We have not seen something like this before in Sweden, when the capital of Scandinavian would be brought to a halt because of a visit.

Obama is bringing:

1. Air Force One
2. His car- the beast
3. 5 helicopters
4. About 40 cars
5. 29 transport planes
6. Security from the secret service
7. About 300 advisers and press contacts
8. Other personals numbering around 150
9. 6 doctors
10. His cook

He will also be provided security by all the police in Stockholm.

I thought maybe the Swedish government can declare 2 days of holidays for everyone. Or maybe we can have the longest weekend ever closing on Tuesday night (3rd of spetember) and returning to work on Monday the 9th.

One of the busiest roads in Stockholm (E4) will be closed during Obama’s arrival and drive through to his destination in Stockholm. Large areas of the central part of Stockholm will not be accessible and transport will be severely affected.

While I understand the security and safety issues connected to Barack Obama, I do not personally appreciate the extremity attached to it. I do not appreciate that the lives of other people will be put on hold for up to 2 or 3 days depending on where Obama is threading.

A major train station will be locked for more than 12 hours. Some businesses and offices will be closed for certain periods.

Thousands of people will change their local and international travel plans for the sake of Barack Obama.

In this age of advances in technology and sophistication, I do not agree that what it takes to protect Obama is to pause or stop the lives of other people.

I think this has been taken too far.

I thought Nigerian rulers took things too far when they take over major parts of the cities or town during their worthless visits or attendances at events.

But looking closely on what is about to go down in terms of American and Swedish tax payers monies due to one Obama visit, I am almost weeping for the poor people in America.

Yoruba Union in Stockholm Celebrates First Ever Yoruba day

By Adeola Aderounmu

Yoruba Union in Stockholm was founded on the 15th of May, 2010. Our goals are clearly stated in the constitution of the Union:

• To serve as a common forum through which the Yorubas in Sweden can meet and discuss matters of common interests.
• To serve as an avenue for social and cultural interactions among the Yorubas and other nationalities
• To act, when necessary as a link between members of the union and the Swedish Authorities
• To promote and encourage solidarity at all times amongst members.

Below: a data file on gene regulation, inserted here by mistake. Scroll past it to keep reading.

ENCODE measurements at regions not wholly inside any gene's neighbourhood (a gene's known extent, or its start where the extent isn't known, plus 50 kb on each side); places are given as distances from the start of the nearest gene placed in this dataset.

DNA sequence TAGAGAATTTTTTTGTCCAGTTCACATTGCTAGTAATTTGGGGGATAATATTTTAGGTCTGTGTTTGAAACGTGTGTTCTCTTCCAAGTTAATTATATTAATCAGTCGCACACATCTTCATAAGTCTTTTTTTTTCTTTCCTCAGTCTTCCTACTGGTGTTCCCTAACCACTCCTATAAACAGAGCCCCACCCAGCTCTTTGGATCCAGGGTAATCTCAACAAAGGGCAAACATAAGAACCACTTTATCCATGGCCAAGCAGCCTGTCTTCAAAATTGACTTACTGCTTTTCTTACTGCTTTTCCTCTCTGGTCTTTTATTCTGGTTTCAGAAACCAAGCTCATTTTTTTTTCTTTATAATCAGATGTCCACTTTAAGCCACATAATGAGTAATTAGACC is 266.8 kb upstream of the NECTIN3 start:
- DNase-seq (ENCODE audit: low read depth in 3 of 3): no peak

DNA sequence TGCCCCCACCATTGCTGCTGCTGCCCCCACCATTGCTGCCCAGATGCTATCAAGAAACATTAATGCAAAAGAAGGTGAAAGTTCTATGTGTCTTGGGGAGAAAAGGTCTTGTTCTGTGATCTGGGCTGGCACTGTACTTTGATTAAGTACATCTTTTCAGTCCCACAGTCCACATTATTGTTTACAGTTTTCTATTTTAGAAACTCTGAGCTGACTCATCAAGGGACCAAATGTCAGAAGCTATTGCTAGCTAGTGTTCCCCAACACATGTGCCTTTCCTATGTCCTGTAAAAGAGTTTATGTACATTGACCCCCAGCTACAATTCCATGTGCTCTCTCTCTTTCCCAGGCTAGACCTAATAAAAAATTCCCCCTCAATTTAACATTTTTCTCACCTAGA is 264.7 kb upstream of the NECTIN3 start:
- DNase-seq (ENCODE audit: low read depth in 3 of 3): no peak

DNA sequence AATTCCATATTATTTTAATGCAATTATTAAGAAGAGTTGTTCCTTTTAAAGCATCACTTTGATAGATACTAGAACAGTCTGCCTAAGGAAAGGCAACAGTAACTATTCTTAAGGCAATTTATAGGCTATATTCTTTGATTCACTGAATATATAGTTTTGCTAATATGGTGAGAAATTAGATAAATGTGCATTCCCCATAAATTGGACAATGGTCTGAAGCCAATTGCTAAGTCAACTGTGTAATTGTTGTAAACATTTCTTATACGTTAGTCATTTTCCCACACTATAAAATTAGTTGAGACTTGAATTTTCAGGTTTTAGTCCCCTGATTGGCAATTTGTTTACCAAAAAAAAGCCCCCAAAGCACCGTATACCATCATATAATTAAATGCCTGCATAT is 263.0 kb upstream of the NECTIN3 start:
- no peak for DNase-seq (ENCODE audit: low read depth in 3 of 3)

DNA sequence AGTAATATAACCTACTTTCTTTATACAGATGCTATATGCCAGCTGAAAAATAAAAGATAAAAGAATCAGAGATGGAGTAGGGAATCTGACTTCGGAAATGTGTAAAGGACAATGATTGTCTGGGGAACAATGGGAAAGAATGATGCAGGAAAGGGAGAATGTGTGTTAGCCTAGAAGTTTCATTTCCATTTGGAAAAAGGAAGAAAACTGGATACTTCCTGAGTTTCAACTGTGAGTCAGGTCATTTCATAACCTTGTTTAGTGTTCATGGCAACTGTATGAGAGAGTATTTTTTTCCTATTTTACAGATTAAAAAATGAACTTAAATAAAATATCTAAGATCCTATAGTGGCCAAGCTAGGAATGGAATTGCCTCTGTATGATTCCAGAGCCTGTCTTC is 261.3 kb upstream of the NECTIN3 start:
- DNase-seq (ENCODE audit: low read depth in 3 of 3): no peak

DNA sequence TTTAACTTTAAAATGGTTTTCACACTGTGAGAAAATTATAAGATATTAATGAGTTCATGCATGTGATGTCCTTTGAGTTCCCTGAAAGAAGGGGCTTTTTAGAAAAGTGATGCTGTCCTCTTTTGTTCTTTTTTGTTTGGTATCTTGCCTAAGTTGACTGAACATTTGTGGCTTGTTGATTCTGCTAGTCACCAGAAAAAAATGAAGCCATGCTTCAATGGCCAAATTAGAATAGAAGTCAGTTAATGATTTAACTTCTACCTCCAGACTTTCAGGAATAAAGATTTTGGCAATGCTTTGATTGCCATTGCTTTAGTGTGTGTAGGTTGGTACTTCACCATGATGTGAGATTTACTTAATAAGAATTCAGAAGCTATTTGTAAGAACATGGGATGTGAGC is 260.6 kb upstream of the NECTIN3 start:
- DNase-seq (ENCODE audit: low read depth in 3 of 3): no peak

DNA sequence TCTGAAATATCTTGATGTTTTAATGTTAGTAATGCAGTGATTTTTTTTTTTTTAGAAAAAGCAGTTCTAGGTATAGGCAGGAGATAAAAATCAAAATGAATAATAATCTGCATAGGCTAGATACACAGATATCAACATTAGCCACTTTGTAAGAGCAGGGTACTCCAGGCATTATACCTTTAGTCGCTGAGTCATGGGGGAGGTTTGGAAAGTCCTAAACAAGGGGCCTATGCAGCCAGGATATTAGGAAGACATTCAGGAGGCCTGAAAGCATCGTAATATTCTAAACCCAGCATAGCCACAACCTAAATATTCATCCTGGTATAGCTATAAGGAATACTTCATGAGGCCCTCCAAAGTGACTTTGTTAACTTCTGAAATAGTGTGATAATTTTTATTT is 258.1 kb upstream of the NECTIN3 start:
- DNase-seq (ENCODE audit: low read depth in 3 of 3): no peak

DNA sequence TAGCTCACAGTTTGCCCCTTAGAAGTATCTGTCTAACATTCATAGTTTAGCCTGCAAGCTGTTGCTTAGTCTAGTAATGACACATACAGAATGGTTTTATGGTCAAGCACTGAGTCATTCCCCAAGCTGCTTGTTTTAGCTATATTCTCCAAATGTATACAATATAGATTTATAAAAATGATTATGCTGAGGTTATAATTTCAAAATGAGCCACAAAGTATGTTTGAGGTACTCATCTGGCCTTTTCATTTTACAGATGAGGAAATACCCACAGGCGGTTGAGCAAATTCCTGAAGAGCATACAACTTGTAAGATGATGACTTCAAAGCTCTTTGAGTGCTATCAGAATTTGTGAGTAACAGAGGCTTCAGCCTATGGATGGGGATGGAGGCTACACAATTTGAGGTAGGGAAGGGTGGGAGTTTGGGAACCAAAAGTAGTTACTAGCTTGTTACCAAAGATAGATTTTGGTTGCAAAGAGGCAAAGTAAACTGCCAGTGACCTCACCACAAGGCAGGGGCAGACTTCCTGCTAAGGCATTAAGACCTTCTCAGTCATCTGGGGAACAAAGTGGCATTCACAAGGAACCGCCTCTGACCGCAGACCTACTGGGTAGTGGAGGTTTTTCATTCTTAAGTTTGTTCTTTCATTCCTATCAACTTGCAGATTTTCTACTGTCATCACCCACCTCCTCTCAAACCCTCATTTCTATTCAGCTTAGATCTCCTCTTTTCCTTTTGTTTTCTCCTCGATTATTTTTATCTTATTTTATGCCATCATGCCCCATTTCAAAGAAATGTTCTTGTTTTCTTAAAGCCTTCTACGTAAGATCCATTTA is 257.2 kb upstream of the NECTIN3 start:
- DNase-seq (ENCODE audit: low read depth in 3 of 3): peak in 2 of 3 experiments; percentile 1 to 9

• To teach our children about the traditions and knowledge of the Yoruba race
• To show/ introduce the Yoruba culture to the the Yorubas and other people living in Stockholm and Sweden in general

(Yoruba Union Members pose with Ambassador Amobi and his wife)

We knew that through these goals we will be able to achieve the following:

• create a community of Yoruba people living in Stockholm
• unite the Yorubas in Stockholm through this community
• create a sense of belonging for ourselves and our families in Sweden
• create an atmosphere for togetherness like the one we experienced, growing up in Nigeria and not the least,
• create a home away from home


To make our plans come true we have been organizing different activities such as:

• Regular meetings to form a solid social contact among ourselves
• Organizing annual summer Yoruba Family Day in Stockholm. This year we will have the fourth edition of this tradition for our families and friends
• Organizing annual children’s day celebration for our children and friends of the Union.
• Inviting one another to our individual or family activities here in Sweden (marriage ceremonies, naming ceremonies, house warming, graduation ceremonies and so on)

(Drama showing the Kabiyesi and his subjects)

Nowadays, in addition to our regular monthly meetings, we also have our mingling and chat sessions every Wednesday at a place called Medborgarplatsen. We drink Yoruba palm wine and relax after work 7pm to 9pm, just like we used to meet under the tree way back in Nigeria.

(Drama showing a Yoruba woman sweeping the house in the morning)

On the 11th of May 2013 our dreams in the Yoruba Union came true. We were able to organize the first ever Annual Yoruba Day Celebration in Stockholm. It took 3 years to get to this point but it was worth every minute we waited and invested into the process.

(Yoruba Dancers)

Our special guest was the Nigerian Ambassador to Sweden, Norway, Denmark and Finland His Excellency Onochie Amobi. He was accompanied by his wife, Mrs. Amobi. We had other notable Nigerians at this inaugural event including Mr. Shola Mansur Amao, Engineer Olatunde Aluko, Mrs. Clara Kilete Rogo and Mr. Adetunji Ogunnoiki.

(Yoruba Fashion Parade)

We also have the president of the Nigerian Union in Stockholm Mr. Dominic Emene in attendance. A representative of our partner organization-SENSUS Ms. Ingrid Bjurström was present to witness the special day.

(Yoruba People, A beautiful race)

To see what transpired on the day we celebrated the first ever Yoruba Day in Stockholm, Sweden, anyone can subscribe to our YouTube channel to see some of the events that took place on the YORUBA DAY (type Yoruba union Stockholm). We had cultural dances, drama sketches, the ambassador’s speech and Yoruba fashion parade among other interesting things that took place on that day.

Yoruba People, Beautiful People
(This is lovely!)

The Yoruba Union in Stockholm has the following executive members, Lydia Akinwale-social secretary, Funmileyi Adenuga-treasurer, Abiola Kamoru Amos-Public Relations Officer, Ibrahim Onifade-secretary and Debo Fasheyi-Assistant PRO.